Monday, September 13, 2010

And you get a rink, and you get a rink and everybody gets a rink!

Perhaps they spent too much time watching summer re-runs of Oprah, (or maybe they had a sneak preview of this final season) but Canada's current government, the Conservatives have gone Oprah it seems when it comes to the idea of funding shinny palaces and football shrines.

In a position that could bring on a wee bit of a backlash for Prime Minister Stephen Harper, the Conservatives it seems have come on board with the idea of helping out with the funding for a proposed hockey house in Quebec City.

The photo op featuring Quebec based politicians decked out in Nordiques jerseys has any number of Canadian cities no doubt placing their orders for similar attire for their own press conferences which will outline plans for their own development plans.

Interestingly enough, one Quebec based MP, Maxime Bernier took a pass on the photo session, a long time critic of expansive spending by government, Bernier held true to his personal (or perhaps political) agenda and once again decried the prospect of wheel barrows of cash for sports facilities in Canada.

Already, with the visual of federal MP's smiling and doing their Don Cherry imitations still fresh in the mind, Moncton has advised that this bodes well for their plans to build a new home for the Moncton Wildcats of the QMJHL.

Mayor George LeBlanc also may find that the federal government's ability to back itself into a political corner may be helpful in the bid to  attract a CFL franchise to the Maritime city. Moncton is hoping to snare the much discussed but seldom delivered Maritime franchise, taking on rival Halifax for the chance to add to the CFL's roster of cities.

Standing in line beside Mayor Leblanc no doubt are the Mayors of in no particular order, Regina, Hamilton, Ottawa, Calgary, Edmonton, Vancouver, Winnipeg, Halifax and any other burg that might like a new shinny palace or football field for current or potential tenants.

Federal contributions to sports infrastructure has a long legacy in Canada, sometimes good (think Calgary Olympics) sometimes not so much a good thing (think the endless woes of Montreal's Big O), so there is a precedent in place for an infusion of cash to Canadian cities.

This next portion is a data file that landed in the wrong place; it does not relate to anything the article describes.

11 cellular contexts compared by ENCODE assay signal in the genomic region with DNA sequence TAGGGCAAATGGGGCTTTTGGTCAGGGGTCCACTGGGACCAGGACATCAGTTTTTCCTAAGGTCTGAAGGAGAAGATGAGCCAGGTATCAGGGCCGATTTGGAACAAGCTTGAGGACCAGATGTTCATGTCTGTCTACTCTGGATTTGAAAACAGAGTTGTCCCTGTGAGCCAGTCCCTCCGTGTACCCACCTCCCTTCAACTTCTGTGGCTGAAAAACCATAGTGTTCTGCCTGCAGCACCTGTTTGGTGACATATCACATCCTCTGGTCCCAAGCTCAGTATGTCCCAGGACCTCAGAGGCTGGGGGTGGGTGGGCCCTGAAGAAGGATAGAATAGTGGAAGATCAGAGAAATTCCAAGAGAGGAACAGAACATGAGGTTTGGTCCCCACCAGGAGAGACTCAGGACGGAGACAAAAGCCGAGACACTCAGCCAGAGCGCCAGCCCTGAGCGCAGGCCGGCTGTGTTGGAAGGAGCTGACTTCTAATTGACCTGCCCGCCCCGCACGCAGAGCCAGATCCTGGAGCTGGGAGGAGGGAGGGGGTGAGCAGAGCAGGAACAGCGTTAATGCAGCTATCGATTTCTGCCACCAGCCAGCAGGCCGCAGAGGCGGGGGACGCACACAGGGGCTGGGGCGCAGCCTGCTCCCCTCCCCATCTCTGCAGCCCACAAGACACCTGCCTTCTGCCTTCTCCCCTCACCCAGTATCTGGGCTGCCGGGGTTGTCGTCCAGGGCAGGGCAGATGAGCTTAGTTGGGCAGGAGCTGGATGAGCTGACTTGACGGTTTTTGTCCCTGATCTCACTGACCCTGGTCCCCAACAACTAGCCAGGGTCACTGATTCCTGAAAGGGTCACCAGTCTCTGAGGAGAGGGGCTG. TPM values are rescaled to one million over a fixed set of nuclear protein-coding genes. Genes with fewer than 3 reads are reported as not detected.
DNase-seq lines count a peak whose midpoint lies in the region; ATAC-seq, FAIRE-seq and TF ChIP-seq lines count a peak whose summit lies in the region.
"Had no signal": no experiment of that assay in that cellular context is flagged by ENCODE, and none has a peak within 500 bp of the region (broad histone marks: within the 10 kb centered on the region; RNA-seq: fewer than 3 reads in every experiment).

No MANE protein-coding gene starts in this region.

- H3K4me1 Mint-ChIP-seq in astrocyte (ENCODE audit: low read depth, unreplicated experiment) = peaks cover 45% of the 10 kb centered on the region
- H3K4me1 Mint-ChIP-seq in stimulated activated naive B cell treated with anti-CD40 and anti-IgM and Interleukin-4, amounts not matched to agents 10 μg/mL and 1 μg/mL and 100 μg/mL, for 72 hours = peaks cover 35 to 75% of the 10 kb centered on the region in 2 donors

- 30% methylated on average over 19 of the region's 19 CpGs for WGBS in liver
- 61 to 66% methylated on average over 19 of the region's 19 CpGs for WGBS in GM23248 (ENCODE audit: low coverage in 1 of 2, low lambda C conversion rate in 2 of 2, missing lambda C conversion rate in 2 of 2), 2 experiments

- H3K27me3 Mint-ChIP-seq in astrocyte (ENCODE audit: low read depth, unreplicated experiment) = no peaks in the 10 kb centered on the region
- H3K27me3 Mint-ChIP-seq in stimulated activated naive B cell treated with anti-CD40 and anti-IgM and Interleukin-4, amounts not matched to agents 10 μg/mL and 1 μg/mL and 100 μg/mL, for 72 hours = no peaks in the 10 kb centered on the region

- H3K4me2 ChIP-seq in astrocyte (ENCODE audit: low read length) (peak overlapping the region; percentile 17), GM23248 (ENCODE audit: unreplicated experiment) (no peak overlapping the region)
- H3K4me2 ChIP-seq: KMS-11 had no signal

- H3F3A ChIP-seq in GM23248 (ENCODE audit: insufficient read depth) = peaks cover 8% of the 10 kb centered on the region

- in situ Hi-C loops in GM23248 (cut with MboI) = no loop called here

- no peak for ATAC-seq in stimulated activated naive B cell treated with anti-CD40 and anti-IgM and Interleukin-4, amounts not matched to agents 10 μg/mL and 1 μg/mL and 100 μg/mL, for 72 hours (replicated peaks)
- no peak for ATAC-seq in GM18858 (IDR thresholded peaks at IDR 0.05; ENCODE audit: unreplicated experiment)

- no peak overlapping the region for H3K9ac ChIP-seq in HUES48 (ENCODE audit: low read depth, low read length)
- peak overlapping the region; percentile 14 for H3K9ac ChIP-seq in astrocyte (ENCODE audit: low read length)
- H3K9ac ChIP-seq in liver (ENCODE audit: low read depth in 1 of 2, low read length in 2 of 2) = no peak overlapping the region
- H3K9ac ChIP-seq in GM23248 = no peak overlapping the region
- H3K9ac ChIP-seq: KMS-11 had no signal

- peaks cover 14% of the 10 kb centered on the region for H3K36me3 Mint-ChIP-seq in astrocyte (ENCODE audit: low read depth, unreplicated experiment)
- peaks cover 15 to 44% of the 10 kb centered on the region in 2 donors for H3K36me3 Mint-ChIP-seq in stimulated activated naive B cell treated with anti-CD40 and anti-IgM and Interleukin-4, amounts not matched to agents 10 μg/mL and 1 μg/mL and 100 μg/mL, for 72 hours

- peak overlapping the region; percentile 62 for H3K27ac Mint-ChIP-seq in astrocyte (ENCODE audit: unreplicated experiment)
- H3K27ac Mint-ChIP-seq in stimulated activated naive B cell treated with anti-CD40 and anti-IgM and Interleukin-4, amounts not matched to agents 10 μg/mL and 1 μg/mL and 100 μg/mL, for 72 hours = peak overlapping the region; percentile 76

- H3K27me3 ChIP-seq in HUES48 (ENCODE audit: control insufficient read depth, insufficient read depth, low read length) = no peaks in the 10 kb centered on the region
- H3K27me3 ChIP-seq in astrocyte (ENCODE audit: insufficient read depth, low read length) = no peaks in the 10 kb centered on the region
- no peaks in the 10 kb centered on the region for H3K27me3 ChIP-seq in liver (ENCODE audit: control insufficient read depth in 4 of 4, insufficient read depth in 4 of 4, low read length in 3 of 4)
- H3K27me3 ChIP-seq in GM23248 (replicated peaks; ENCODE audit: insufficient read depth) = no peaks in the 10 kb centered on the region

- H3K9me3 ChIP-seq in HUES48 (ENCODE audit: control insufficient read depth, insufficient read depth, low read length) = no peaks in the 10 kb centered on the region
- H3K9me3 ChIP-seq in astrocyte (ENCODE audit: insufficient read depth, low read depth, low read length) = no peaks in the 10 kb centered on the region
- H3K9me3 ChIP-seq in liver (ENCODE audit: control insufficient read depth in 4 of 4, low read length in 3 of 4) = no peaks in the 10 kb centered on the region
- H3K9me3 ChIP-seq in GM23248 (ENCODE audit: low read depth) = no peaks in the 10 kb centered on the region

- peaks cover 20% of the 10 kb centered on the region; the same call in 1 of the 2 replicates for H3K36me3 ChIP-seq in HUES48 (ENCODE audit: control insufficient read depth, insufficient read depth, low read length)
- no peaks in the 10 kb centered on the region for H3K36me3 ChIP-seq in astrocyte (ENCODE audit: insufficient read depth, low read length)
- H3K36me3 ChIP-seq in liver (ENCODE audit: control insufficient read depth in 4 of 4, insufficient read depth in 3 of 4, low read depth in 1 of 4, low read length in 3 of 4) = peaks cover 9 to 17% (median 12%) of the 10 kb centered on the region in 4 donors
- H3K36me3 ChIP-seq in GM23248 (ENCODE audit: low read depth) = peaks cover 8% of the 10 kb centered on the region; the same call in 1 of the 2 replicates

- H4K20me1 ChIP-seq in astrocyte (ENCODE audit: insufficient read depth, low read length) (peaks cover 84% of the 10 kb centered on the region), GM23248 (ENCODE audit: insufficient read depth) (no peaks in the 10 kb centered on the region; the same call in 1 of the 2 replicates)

What seems to be setting alarm bells off for more fiscally Conservative types (who no doubt are wondering if perhaps the Conservatives may want to change their name) is the prospect of spending hundreds of millions of dollars on a facility that may sit empty until a whim from Gary Bettman offers up a tenant.

Evidence of the dangers of building it and hoping that they come always points to Kansas City, which built a state of the art arena a number of years ago and still features no major league sport tenant for their real estate, despite frequent mentions from the NHL as a potential home, usually when things are not going so well with one of the current franchise holders negotiations with whatever city he or she is in.

An earlier version of this "Fields of dreams approach" of course can be found in Hamilton where the Copps coliseum arose with dreams of an NHL tenant and now would need millions of dollars of refurbishment just to get on the Commissioner's short list (and as we have seen in recent times, Mr. Bettman's radar sometimes jams up when it gets near Hamilton Mountain)

What could be even more damaging outside of Quebec for the Conservatives and Prime Minister Harper  is the prospect that a federally assisted arena could bring the NHL back to Ville de Quebec leaving hopeful attempts from Winnipeg and Hamilton in the dust.

In a perfect political universe, the NHL would announce plans to return to Winnipeg, grant Hamilton their long cherished franchise AND renew the intra Quebec rivalry that once reigned between montreal and Quebec City.

Attaching Federal MP's  to those photo ops would surely bring the PM his much cherished, but seemingly growing distant dream of a majority government in Canada's Parliament.

Should the recent attention to Quebec City prove to bring the NHL back there alone, well  such are the things that political suicide are made of.

As L Ian MacDonald framed it in the Montreal Gazette today, the optics of the photo op were all wrong, by dressing up as their favourite Nords the Quebec politicians localized the issue too much, rather than approach the arena funding project on a more national scale, that of Quebec's hopeful bid for the 2022 Winter Olympics.

In the competitive world of federal funding, it seems that you need to know how to dress for success.

Globe and Mail-- Quebec City NHL bid scores support from federal Tories
Globe and Mail-- $400-million hockey arena in Quebec City skates closer to reality
Globe and Mail-- Province promises funding for new Quebec City arena
National Post-- Don Martin: Harper prepares to buy off Quebec
Winnipeg Free Press-- Tories nuts if they fund Quebec arena
TSN-- COC head calls for West to support proposed Quebec arena
Toronto Star-- H├ębert: New chief-of-staff must stand up to PM, end Conservatives’ missteps

Update September 14, 2010: It would seem that the Prime Minister has had some second thoughts  here and here on the potential visuals of his over exuberant Quebec MP's and the quest for a hockey arena for Quebec City

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